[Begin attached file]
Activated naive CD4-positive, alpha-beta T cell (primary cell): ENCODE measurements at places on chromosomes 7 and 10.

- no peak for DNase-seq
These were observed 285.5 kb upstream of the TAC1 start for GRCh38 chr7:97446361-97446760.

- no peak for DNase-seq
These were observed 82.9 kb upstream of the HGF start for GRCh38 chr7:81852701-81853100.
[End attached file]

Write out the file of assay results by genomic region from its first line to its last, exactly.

Activated naive CD4-positive, alpha-beta T cell (primary cell): ENCODE measurements at places on chromosomes 7 and 10.

- no peak for DNase-seq
These were observed 285.5 kb upstream of the TAC1 start for GRCh38 chr7:97446361-97446760.

- no peak for DNase-seq
These were observed 82.9 kb upstream of the HGF start for GRCh38 chr7:81852701-81853100.